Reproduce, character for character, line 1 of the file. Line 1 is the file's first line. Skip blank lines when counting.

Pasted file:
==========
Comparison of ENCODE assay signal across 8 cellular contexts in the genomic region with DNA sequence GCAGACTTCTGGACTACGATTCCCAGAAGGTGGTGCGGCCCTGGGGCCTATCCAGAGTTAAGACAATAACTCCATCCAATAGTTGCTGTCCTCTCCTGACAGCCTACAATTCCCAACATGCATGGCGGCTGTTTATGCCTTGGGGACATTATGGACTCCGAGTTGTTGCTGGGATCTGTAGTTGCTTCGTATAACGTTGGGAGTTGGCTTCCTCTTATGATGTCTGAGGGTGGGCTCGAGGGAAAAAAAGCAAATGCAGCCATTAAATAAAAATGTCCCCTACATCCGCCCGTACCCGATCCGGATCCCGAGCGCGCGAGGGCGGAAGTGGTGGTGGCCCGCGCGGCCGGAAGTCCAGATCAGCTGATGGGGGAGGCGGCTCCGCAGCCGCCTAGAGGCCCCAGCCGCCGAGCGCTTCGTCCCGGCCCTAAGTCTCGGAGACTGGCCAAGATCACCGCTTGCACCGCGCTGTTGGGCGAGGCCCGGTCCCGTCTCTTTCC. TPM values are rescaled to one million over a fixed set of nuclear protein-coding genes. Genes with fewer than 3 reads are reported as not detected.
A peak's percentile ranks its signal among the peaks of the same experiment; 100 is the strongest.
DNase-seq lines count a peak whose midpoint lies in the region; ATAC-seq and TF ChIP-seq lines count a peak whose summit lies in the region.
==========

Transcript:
Comparison of ENCODE assay signal across 8 cellular contexts in the genomic region with DNA sequence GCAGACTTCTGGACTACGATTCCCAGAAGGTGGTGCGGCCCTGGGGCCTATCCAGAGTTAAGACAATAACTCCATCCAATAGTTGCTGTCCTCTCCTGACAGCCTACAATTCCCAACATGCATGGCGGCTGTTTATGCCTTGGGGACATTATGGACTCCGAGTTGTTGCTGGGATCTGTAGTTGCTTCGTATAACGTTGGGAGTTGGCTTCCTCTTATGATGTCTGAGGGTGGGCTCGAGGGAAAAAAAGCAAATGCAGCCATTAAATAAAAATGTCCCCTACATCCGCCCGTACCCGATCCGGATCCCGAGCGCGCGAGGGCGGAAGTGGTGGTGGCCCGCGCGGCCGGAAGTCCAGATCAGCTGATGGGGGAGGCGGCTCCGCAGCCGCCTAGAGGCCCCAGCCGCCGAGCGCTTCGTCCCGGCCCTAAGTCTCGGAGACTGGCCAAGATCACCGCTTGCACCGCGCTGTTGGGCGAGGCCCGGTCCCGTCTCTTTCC. TPM values are rescaled to one million over a fixed set of nuclear protein-coding genes. Genes with fewer than 3 reads are reported as not detected.